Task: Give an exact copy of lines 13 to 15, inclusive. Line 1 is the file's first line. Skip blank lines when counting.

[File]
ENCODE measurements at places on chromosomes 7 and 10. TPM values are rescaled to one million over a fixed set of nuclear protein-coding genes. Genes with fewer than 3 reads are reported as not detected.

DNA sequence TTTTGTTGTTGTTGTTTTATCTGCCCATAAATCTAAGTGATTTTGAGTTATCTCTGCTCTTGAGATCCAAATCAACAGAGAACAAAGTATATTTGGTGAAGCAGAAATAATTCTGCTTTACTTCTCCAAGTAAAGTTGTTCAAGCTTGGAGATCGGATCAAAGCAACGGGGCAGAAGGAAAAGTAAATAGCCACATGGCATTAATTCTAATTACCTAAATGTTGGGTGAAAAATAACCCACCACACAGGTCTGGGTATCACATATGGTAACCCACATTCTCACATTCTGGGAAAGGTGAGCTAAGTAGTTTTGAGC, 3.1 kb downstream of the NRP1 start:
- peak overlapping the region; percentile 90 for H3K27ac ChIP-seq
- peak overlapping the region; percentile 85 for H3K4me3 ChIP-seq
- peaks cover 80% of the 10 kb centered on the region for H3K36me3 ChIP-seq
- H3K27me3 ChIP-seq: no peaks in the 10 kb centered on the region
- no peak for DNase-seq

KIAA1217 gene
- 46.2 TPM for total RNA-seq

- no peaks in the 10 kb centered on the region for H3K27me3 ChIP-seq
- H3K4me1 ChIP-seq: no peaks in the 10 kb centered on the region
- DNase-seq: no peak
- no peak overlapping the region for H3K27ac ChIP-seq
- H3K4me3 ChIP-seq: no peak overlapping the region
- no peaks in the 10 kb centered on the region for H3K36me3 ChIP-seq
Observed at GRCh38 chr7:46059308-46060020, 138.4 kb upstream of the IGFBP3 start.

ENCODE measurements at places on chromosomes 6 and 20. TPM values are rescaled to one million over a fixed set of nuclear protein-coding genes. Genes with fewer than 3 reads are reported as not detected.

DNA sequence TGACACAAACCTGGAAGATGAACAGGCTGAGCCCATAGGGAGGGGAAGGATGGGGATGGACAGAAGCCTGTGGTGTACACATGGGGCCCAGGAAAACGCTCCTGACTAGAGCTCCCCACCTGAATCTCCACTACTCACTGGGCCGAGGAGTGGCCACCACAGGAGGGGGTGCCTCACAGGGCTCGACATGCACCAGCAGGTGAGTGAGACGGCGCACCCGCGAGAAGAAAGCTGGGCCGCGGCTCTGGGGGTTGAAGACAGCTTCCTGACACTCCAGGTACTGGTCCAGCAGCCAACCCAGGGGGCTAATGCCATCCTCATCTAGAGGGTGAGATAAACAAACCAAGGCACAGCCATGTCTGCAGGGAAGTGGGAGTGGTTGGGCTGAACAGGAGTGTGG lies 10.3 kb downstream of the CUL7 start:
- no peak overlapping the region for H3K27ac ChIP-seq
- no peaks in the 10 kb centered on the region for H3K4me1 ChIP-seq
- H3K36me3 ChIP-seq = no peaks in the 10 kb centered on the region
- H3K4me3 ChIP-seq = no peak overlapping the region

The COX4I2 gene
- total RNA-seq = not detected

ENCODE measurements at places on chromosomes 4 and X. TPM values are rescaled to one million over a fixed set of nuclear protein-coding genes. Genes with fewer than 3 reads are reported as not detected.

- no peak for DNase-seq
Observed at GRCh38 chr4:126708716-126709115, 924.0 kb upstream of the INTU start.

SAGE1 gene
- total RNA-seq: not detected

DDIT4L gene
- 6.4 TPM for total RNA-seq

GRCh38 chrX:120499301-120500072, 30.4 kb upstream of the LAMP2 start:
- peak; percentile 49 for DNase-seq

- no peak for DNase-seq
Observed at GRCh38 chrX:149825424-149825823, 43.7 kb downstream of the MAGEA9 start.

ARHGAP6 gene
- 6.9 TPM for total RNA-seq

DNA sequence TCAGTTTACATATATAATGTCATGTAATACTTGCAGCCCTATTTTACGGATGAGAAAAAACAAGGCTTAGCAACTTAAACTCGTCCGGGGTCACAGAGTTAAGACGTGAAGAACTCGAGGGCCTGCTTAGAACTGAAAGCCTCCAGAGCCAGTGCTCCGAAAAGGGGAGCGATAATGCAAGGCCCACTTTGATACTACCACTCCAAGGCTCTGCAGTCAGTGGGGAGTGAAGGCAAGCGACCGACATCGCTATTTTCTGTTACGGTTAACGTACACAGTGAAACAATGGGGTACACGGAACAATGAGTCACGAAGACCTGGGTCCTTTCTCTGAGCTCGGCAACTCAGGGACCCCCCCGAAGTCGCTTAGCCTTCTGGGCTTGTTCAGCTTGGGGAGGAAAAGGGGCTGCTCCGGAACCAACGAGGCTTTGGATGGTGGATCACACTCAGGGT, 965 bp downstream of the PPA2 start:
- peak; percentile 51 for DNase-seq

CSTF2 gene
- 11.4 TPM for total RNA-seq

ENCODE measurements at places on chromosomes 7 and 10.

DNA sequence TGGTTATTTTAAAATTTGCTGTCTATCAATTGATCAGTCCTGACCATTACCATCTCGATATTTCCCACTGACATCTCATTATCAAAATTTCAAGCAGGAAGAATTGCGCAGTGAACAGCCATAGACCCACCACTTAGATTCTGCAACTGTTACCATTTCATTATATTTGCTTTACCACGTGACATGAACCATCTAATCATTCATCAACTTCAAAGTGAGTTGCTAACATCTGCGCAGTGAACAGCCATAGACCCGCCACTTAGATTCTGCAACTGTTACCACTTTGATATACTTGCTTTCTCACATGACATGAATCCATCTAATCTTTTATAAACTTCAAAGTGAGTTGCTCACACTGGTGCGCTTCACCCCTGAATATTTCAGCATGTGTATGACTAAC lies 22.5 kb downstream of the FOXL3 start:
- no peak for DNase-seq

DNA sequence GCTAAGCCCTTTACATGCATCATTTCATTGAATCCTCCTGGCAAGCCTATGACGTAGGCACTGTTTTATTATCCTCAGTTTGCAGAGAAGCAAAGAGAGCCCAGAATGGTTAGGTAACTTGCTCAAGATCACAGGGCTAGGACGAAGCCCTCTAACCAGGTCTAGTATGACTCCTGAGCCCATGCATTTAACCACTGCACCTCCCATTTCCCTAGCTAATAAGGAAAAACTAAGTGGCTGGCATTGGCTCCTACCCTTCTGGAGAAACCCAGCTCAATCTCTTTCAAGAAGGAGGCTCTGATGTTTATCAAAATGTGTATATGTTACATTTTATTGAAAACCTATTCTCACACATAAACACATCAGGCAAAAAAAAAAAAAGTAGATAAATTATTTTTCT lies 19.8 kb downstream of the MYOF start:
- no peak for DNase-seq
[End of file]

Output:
- no peak overlapping the region for H3K27ac ChIP-seq
- H3K4me3 ChIP-seq: no peak overlapping the region
- no peaks in the 10 kb centered on the region for H3K36me3 ChIP-seq